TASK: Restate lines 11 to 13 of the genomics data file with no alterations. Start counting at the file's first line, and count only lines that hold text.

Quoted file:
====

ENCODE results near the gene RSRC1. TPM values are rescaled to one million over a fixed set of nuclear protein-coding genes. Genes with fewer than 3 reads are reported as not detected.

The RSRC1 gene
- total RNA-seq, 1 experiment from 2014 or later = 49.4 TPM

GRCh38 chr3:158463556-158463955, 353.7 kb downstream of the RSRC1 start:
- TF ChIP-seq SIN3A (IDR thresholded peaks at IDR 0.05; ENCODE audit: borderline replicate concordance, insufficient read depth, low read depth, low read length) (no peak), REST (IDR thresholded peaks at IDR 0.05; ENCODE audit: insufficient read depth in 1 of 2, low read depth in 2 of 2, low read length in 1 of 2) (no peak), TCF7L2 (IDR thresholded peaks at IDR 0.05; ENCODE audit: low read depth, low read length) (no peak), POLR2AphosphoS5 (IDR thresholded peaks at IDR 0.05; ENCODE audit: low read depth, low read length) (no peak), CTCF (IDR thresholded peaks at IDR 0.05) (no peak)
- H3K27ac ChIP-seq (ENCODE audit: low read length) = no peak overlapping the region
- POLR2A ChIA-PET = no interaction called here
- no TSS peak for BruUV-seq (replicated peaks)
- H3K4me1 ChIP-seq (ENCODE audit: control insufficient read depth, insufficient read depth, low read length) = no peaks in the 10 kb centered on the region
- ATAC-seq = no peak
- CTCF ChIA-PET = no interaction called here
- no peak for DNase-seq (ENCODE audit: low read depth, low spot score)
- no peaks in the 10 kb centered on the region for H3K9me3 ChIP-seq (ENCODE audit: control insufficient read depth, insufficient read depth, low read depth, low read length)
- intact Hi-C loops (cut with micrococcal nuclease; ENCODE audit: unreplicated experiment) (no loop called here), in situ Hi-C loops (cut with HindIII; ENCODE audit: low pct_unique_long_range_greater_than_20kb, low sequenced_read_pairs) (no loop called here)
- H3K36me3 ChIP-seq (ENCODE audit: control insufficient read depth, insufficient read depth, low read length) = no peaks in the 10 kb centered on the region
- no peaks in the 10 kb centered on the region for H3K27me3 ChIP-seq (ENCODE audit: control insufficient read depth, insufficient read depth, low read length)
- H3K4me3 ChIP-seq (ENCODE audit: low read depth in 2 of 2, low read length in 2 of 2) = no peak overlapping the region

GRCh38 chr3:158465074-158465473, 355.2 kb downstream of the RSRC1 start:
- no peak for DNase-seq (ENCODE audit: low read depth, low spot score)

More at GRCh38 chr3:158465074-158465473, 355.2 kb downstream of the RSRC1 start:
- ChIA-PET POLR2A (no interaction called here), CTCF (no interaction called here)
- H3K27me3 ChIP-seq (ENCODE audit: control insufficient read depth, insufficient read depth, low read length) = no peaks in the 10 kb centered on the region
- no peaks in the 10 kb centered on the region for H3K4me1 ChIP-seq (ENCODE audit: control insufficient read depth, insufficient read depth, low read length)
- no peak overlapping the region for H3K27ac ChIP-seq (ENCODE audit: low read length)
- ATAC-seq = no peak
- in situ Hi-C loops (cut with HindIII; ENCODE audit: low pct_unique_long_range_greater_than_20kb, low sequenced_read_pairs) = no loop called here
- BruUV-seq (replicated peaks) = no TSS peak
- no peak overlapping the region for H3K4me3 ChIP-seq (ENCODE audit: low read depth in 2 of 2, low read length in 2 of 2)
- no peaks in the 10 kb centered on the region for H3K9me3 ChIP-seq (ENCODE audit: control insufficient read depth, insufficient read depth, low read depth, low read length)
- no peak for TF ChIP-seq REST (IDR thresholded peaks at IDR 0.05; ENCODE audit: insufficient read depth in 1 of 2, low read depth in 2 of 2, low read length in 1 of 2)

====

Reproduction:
- CTCF ChIA-PET = no interaction called here
- no peak for DNase-seq (ENCODE audit: low read depth, low spot score)
- no peaks in the 10 kb centered on the region for H3K9me3 ChIP-seq (ENCODE audit: control insufficient read depth, insufficient read depth, low read depth, low read length)